Fashion on film: 'House of Cardin' directors P. David Ebersole & Todd Hughes
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The fashion documentary of 2020 is here. At 98 years old, Pierre Cardin still has the magic, as does the film about his incredible life and 70-year career, House of Cardin.
Directed and produced by self-described Cardin fans P. David Ebersole and Todd Hughes, the film manages to create an enduring sense of intimacy within a vast story, with video footage to match and interviews with legendary fans like actress Sharon Stone, supermodel Naomi Campbell (both featured in Cardin's vintage designs) and lesbian supermodel Jenny Shimizu, protegés such as Jean Paul Gaultier and colleagues who define Cardin's couture.
Not merely a review of a legend's life, House of Cardin succeeds where many other documentaries fail in reveling in the massive scale of Cardin's continued global influence, business savvy and unending visionary energy.
Simultaneously humbled by and proud of his legacy, House of Cardin leaves the viewer informed, entertained, inspired and awed. I was recently afforded the opportunity to interview the film's directors. Here's how it went.
Cornelius Washington: How did you construct the film's narrative and intimate feel?
Ebersole and Hughes: We had a real goldmine of archival footage which allowed us to cut back and forth between Pierre from the 1960s through today. By letting him tell his own story, I think he becomes quite familiar to the viewer, allowing you to develop your own relationship to him.
What aspects of Mr. Cardin's life did you feel most needed to be explored?
We knew nothing about him when we started. We were fans and collectors. By the time we learned about Dior, Cocteau, Hiroko, Jeanne Moreau and Andre Oliver, we felt we needed to explore everything as much as possible. The day we met Pierre, he asked what we wanted to focus on and we said "everything," he gave us a sly smile that we would become very familiar with over the coming years.
What aspects of his life surprised you?
I guess there was a perception of Pierre Cardin being a sellout who had ruined his brand by over-licensing to make millions. Pierre lives an almost monastic life. His needs are few, but he wakes up every day with a new idea that must be realized. He's way beyond fashion in the scope of his 70-year career.
Were any aspects off-limits to you?
No. We think this might be the official outing of Pierre Cardin and maybe the reason he chose us for this project. Nothing was off-limits to us, but we did try to respect sophisticated French culture. We wanted to treat his bisexuality with honesty and emotion, but not dwell on it.
What life lessons can be learned from Mr. Cardin's many breakthroughs?
Because he had no interest in doing what had already been done, Pierre Cardin was a risk-taker. It seems almost everything he did was a breakthrough even when it began in controversy. Pierre would tell you to take risks and lead with your heart.
What business lessons did you learn from Mr. Cardin?
Pierre Cardin really did what he loved and the money followed. There's no business school for that lesson.
The film contains many breathtaking moments. Which are your favorites?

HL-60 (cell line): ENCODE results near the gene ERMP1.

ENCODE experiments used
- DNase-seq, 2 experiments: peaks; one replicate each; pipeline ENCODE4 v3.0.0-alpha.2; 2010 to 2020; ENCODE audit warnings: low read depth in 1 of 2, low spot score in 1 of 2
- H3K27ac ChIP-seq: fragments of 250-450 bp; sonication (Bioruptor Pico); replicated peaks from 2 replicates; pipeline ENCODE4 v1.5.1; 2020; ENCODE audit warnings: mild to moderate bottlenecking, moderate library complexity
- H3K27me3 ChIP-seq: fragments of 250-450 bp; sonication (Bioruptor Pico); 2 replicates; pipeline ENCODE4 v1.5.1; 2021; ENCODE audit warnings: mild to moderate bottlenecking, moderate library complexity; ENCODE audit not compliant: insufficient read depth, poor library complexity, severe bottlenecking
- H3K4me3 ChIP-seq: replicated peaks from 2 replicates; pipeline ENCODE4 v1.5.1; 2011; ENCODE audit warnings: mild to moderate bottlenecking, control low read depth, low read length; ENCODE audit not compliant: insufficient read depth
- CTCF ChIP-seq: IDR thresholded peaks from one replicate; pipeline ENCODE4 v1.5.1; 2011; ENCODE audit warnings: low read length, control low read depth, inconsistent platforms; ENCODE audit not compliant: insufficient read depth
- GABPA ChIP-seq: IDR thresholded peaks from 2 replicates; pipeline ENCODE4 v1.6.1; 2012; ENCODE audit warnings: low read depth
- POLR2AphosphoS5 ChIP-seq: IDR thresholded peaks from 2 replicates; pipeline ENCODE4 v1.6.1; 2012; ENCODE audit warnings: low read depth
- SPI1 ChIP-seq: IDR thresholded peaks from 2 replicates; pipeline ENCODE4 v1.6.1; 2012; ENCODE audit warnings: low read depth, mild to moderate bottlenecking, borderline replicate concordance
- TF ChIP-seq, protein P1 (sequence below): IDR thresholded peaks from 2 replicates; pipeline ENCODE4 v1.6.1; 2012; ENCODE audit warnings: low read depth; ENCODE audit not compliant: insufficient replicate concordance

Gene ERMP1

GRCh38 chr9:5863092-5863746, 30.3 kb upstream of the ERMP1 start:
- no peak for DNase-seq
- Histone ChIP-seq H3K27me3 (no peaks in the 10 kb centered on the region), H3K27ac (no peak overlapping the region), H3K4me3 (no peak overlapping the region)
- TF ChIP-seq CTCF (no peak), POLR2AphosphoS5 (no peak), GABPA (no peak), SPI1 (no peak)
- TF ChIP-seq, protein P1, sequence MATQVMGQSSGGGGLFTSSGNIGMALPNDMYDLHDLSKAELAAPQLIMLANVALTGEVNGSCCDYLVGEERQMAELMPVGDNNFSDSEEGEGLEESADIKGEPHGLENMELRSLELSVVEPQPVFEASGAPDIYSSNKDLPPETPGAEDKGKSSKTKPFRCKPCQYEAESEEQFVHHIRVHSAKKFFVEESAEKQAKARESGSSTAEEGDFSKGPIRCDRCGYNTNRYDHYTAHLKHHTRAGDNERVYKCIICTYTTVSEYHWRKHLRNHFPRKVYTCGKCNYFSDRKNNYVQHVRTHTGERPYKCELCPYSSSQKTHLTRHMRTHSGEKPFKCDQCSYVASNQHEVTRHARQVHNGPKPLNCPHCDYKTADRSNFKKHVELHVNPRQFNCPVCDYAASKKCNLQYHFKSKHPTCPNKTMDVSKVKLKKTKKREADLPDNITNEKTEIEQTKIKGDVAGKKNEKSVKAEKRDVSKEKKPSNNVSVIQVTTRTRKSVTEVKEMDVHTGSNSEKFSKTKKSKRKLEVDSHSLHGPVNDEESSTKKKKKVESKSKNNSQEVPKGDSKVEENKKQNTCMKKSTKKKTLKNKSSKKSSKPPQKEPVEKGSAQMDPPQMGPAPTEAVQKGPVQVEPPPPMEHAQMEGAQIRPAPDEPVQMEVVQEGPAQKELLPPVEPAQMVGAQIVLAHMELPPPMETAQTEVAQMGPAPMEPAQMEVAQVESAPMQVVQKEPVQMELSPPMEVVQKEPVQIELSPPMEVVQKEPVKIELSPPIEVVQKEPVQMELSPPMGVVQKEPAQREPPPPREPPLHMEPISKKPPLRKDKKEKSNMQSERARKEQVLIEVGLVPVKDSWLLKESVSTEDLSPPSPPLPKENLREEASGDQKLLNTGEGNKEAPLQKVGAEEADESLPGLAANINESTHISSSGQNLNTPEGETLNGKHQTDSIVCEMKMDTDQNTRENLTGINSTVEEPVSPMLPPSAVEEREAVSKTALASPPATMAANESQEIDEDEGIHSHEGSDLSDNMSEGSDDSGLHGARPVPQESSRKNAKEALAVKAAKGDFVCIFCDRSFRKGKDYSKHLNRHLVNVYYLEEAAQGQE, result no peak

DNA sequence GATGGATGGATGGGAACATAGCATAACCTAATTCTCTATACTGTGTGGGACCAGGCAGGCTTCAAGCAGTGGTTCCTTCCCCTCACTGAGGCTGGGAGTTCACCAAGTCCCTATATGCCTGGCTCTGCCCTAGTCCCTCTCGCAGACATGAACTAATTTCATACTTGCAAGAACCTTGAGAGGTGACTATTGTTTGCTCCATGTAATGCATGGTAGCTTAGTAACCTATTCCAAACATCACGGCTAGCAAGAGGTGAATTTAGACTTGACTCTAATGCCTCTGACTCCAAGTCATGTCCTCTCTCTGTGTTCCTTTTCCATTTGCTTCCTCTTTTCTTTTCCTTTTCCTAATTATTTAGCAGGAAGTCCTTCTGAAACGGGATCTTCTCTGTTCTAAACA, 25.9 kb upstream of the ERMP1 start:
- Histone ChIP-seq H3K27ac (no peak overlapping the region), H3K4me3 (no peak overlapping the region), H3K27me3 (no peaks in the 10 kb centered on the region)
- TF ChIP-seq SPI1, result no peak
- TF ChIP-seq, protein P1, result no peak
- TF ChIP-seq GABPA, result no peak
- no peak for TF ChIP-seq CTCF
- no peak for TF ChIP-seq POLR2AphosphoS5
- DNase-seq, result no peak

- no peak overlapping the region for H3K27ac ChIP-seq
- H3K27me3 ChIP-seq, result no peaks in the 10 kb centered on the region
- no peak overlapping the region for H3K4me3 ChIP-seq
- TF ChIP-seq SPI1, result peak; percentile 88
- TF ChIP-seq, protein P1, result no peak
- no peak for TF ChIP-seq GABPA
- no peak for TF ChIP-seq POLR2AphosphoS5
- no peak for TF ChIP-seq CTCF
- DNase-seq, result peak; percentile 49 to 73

The fashion show on the Great Wall! Naomi and Sharon in vintage Cardin! Watching a 98-year-old man make you forget about age.
Your interview subjects' diversity is marvelous. What living person did you most want to interview for the film, but, were unable to, and why?
Get this; the following people all said yes to interviews but it was simply too difficult to make happen because of schedules: Paul McCartney, Ringo Star, Brigitte Bardot, Alain Delon, Marissa Berenson, Dapper Dan. Gerard Depardieu said no twice and Farah Pahlavi politely declined.
Whose interview did you want to extend?
Jean-Paul Gaultier. Pierre was a great mentor and father figure to him. His stories are as passionate and funny and great as he is. Alice Cooper has the coolest stories about hanging out with Pierre in the day. The collector's DVD will have extended interviews with Gaultier and others we just didn't have time for.
What was it like to interview Mr. Cardin's exquisitely elegant directrix, Madame Gaspard?
Maryse was actually the first person we met when we entered his flagship store in Paris. We adore her so much. She's outrageously elegant and always perfectly put together. She loves to laugh.
How has your personal style evolved, after being surrounded by so much great haute couture?
We are now crazy for fashion! Pierre always appreciated our outfits and always wanted to know who we were wearing. We wore a lot of Mr. Turk suits but always wore a Cardin tie!
What was the first Cardin piece that either of you ever wore?
The first Cardin we both wore was his cologne in the bottle shaped like a penis. This was when we were teens in the '70s.
What Cardin pieces would you love to wear now?
The pagoda suit from the '80s! It's so cool and impossible to find.
What do you think should be Mr. Cardin's fashion legacy, compared to what people think it is?
He should be remembered for his contributions to world peace by uniting so many cultures through fashion, making the world a significantly better place.
You should create the ultimate Naomi Campbell documentary. When will you do it?
That's the second time someone's asked us that today.
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